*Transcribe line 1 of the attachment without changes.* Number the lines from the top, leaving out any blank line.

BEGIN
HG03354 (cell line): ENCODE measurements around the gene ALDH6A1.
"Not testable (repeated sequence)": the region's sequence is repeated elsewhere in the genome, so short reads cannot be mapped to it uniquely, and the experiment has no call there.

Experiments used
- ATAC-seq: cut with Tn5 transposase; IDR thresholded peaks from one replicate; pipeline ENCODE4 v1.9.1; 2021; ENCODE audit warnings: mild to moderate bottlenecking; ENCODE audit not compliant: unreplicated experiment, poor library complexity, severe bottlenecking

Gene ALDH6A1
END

HG03354 (cell line): ENCODE measurements around the gene ALDH6A1.